If you find yourself needing to talk to someone after reading this article you can call Lifeline on 13 11 14 or The Cancer Council on 13 11 20


Mental Health Support for Life After Cancer

These are the products that helped me exercise during treatment.

What the F*ck Just Happened?

A Survivor's Guide to Life After Breast Cancer

Click to purchase

The Cancer Survivor Handbook

Your Guide to Building a Life After Cancer

Click to purchase

Support Resources

Cancer Council Australia

CCA an organisation to support all Australians affected by cancer through support, research and prevention programs.

Ovarian Cancer Australia

OCA is an independent national not-for-profit organisation, supporting women diagnosed with ovarian cancer. Our focus is to provide care and support for those affected by ovarian cancer; and represent them by leading change. Our vision is to save lives and ensure no woman with ovarian cancer walks alone.

Breast Cancer Network Australia

BCNA Breast Cancer Network Australia (BCNA) is Australia’s leading breast cancer consumer organisation. We have worked tirelessly to ensure that all Australians who are affected by breast cancer receive the very best care, treatment and support.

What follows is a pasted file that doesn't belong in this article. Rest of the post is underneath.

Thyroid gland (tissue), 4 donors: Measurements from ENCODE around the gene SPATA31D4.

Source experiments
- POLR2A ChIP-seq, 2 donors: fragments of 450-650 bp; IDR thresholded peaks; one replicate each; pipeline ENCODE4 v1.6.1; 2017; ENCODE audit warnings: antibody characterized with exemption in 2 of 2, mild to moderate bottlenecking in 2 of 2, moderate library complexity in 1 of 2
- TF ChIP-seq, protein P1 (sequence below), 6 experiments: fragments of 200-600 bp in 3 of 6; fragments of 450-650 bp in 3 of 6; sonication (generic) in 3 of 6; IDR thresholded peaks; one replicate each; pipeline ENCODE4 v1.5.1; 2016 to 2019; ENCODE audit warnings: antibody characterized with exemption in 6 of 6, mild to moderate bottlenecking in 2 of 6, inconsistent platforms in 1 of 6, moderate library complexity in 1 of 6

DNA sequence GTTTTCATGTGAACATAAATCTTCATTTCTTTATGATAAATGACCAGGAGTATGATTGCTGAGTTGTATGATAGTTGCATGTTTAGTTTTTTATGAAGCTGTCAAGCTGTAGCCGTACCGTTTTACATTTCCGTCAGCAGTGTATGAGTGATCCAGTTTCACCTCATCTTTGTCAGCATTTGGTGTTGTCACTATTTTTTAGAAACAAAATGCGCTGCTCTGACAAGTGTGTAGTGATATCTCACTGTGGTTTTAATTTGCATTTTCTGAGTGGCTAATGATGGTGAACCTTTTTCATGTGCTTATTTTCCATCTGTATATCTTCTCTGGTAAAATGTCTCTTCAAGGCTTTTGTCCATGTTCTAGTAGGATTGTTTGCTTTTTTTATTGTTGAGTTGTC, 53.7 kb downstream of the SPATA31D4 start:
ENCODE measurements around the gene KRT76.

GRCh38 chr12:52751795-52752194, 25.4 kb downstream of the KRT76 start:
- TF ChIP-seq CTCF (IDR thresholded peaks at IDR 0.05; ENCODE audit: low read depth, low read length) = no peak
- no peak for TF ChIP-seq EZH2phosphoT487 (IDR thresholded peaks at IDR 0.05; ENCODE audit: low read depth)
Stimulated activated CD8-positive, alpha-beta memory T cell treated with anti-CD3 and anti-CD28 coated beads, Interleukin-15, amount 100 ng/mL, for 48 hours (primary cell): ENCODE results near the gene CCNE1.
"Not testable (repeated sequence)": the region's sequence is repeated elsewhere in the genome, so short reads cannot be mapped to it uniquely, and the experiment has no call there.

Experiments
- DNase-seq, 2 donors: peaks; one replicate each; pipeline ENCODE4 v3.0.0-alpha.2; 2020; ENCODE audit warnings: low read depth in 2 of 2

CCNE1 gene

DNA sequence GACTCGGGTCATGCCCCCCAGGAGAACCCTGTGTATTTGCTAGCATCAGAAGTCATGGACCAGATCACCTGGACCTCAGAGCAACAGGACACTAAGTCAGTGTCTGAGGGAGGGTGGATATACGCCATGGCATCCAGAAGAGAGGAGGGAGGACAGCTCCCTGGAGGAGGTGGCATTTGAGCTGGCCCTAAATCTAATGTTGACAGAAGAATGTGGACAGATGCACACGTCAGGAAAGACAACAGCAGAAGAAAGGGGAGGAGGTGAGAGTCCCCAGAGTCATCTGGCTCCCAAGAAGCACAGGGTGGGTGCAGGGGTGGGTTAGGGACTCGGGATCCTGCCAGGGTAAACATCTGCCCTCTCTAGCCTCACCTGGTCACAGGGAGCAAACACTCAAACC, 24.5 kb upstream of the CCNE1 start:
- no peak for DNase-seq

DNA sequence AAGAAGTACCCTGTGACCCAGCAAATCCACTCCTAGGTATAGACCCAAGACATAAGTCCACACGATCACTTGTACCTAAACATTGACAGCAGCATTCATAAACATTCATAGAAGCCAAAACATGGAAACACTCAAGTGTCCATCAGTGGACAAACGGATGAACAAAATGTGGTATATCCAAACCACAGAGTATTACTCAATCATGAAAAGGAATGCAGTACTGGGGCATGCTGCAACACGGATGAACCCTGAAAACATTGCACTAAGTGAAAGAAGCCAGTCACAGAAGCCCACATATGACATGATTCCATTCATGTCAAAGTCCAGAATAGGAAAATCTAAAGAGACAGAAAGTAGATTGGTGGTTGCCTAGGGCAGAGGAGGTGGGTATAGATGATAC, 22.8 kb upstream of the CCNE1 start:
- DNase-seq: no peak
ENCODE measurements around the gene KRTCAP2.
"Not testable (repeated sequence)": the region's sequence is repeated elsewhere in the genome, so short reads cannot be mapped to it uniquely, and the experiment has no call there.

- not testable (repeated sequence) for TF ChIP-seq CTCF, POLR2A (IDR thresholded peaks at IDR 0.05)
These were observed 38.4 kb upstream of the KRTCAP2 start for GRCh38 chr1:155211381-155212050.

Bowel Cancer Australia

BCA Peer-to-Peer Support Network connects patient’s and loved ones on a one-to-one buddy basis that enables members to give and receive advice about their bowel cancer experience in an informal and mutually beneficial way.

Leukaemia Foundation

LF is a support service for patients and supporters dealing with blood cancers.

*FU Cancer is supported by its audience. If you choose to purchase through the links on our site we may receive an affiliate commission. This goes towards paying our expenses plus a percentage of our monthly profit goes towards directly helping people with cancer. If you know someone who could do with a boost during their cancer treatment please let us know here.

*FU Cancer is supported by its audience. If you choose to purchase through the links on our site we may receive an affiliate commission. This goes towards paying our expenses plus a percentage of our monthly profit goes towards directly helping people with cancer. If you know someone who could do with a boost during their cancer treatment please let us know here.